Understanding Conservative Populism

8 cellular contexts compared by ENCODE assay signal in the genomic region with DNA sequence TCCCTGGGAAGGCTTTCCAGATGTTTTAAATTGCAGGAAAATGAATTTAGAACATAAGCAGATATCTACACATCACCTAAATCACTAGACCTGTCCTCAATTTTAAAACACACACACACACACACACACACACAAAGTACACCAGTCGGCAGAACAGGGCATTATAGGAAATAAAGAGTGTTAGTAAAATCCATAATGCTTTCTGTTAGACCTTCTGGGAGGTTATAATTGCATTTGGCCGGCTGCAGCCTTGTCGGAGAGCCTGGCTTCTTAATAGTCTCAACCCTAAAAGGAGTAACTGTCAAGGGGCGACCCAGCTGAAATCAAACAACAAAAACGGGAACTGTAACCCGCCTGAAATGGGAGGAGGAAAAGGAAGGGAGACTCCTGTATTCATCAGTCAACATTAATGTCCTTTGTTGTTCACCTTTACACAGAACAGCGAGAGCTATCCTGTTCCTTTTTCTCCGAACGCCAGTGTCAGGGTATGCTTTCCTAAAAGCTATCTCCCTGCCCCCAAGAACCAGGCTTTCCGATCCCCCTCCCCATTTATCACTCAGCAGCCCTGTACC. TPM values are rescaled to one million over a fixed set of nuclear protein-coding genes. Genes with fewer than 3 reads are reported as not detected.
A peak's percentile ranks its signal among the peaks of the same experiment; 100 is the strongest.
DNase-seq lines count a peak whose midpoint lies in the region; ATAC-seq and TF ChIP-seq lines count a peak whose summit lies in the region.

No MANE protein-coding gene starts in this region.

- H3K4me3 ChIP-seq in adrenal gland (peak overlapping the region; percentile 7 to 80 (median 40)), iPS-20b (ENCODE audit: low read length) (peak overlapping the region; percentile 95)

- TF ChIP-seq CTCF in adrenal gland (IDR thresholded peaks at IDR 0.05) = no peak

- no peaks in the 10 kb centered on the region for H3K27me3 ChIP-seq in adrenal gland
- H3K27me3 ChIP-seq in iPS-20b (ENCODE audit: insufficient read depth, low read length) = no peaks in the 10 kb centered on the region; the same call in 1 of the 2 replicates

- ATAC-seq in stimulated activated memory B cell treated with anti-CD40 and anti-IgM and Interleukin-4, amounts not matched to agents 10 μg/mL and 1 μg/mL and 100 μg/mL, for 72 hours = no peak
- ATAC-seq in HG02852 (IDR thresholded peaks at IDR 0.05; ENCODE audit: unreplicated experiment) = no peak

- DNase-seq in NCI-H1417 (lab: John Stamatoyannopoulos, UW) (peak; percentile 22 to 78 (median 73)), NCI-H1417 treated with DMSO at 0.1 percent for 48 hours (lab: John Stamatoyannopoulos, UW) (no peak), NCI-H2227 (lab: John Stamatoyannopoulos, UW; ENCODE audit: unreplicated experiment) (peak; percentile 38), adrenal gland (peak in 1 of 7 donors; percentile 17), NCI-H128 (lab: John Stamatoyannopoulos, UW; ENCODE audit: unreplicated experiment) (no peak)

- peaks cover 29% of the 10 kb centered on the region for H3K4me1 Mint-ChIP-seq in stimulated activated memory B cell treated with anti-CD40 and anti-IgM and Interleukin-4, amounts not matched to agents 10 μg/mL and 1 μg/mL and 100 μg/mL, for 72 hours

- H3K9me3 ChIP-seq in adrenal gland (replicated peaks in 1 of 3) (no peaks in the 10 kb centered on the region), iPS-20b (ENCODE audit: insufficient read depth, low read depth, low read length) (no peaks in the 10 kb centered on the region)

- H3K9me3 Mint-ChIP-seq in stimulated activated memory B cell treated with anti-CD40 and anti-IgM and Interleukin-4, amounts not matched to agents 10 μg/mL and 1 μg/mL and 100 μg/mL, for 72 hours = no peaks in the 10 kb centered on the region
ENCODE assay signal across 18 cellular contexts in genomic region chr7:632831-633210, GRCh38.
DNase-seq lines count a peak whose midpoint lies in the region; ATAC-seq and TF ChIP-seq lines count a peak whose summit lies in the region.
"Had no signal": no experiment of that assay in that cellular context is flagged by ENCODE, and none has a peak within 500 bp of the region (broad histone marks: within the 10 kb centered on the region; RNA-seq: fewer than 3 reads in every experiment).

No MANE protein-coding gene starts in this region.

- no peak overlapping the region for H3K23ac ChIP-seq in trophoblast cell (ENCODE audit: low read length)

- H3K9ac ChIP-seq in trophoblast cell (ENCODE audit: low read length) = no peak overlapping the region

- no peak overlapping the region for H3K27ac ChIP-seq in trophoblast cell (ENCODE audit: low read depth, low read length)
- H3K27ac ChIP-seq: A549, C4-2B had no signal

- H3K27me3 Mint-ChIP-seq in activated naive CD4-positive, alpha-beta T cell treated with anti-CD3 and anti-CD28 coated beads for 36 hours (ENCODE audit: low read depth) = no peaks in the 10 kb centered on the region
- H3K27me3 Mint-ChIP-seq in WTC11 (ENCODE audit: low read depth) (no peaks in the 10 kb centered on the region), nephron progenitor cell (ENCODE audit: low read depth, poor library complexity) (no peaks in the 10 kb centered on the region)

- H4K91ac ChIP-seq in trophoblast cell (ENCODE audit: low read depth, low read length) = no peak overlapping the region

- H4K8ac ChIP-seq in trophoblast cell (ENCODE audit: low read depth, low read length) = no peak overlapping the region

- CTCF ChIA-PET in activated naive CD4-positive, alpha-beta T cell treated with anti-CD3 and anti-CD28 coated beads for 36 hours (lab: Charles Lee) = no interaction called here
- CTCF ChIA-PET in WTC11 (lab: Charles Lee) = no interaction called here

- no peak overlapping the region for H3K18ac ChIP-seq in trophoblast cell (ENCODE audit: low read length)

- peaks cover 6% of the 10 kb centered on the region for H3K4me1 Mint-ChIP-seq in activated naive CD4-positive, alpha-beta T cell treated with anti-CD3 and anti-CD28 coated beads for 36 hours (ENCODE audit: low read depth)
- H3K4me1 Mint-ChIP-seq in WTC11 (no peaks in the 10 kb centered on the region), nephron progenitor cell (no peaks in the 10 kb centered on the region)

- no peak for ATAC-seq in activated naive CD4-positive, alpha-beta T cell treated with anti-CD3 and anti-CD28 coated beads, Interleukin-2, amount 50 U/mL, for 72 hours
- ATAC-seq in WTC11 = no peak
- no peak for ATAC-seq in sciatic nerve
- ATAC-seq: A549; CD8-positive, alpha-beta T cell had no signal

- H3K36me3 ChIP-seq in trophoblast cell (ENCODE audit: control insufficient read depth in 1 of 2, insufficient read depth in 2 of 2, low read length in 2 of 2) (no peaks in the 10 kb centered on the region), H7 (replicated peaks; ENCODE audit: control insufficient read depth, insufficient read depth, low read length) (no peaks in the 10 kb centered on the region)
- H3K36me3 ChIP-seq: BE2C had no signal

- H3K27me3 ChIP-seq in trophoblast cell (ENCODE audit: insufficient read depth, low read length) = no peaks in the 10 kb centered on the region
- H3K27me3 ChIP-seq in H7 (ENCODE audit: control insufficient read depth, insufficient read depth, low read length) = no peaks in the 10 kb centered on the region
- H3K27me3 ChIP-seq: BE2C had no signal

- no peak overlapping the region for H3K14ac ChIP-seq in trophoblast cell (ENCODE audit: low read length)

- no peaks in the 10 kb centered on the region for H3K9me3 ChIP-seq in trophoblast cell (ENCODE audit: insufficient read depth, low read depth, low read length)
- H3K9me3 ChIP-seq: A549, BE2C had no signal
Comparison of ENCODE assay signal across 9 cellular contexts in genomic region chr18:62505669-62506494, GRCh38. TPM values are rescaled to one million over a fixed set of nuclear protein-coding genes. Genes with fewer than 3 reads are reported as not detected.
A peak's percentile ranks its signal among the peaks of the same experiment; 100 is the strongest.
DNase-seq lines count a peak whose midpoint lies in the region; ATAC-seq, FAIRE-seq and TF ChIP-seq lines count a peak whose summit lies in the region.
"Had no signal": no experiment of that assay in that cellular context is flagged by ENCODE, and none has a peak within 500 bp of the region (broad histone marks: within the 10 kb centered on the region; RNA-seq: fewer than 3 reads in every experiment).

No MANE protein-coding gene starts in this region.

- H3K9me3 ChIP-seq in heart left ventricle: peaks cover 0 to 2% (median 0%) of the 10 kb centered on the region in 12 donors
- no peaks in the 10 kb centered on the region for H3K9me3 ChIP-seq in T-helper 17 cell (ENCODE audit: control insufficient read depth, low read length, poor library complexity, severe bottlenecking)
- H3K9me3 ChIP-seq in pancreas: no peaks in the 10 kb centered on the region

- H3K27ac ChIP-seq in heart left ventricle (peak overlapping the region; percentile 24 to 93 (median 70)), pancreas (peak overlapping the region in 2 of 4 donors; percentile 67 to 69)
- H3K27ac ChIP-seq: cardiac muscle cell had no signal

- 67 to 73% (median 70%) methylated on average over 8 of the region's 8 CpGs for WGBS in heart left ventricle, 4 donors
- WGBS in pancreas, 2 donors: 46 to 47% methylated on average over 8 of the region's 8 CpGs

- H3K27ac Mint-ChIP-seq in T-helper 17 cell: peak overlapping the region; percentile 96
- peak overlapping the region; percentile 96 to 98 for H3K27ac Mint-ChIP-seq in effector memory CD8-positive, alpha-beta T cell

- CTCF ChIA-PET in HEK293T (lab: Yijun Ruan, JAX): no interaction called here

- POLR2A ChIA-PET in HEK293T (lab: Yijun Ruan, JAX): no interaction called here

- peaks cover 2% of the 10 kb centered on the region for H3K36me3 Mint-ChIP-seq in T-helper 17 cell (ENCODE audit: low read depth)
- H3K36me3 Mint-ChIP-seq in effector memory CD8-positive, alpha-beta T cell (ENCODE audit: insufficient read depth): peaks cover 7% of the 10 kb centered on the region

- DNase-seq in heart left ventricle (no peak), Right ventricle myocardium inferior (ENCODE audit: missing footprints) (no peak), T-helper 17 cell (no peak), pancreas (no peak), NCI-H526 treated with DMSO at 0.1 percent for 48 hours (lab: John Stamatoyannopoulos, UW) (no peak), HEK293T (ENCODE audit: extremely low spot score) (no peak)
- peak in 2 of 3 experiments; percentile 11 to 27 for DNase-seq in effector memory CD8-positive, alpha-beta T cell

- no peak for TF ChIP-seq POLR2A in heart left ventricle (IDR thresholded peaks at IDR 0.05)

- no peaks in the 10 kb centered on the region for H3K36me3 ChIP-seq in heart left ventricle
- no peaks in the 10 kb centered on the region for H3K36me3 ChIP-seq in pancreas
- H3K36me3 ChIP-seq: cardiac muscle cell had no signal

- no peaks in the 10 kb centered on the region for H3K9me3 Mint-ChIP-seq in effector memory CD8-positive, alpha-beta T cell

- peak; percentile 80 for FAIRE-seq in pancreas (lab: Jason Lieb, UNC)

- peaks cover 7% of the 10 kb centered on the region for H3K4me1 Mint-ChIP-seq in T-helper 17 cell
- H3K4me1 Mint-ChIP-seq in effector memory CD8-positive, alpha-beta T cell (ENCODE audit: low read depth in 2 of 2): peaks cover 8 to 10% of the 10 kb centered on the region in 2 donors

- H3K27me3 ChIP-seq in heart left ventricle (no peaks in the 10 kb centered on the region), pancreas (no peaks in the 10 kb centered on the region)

"The great majority of those who voted for Donald Trump in the 2016 general election also voted for Romney in 2012. Similarly, the great majority of those who voted for Clinton in 2016 voted for Obama four years earlier. There was no massive voter defection on either side. For the most part, traditional party loyalties held firm. Nevertheless, there were some significant shifts at the margins, and when these marginal shifts are enough to produce a surprising presidential win then they tend to be of interest. Some of the voters most likely to shift from Obama 2012 to Trump 2016—and to vote for Trump in the GOP primary that year—were white working-class, non-college educated voters in Rust Belt small-town counties. These voters tend to be center-left on economics but conservative on cultural issues: the classic populist position. These are also the voters who allowed the 2016 GOP nominee to win over a national electoral majority in key states such as Pennsylvania, Michigan, Wisconsin, and Ohio. They are to the right of the GOP donor class on immigration, but to the left of it on pocketbook issues such as Social Security and economic inequality. Viewed in aggregate, their politics are quite literally center-right. But the specific way in which they are center-right is the precise opposite of upper-income Republican elites, who tend to favor strict conservative economics combined with more open immigration. Naturally these substantive policy differences produce intraparty tensions, once brought out into the open. And so they have."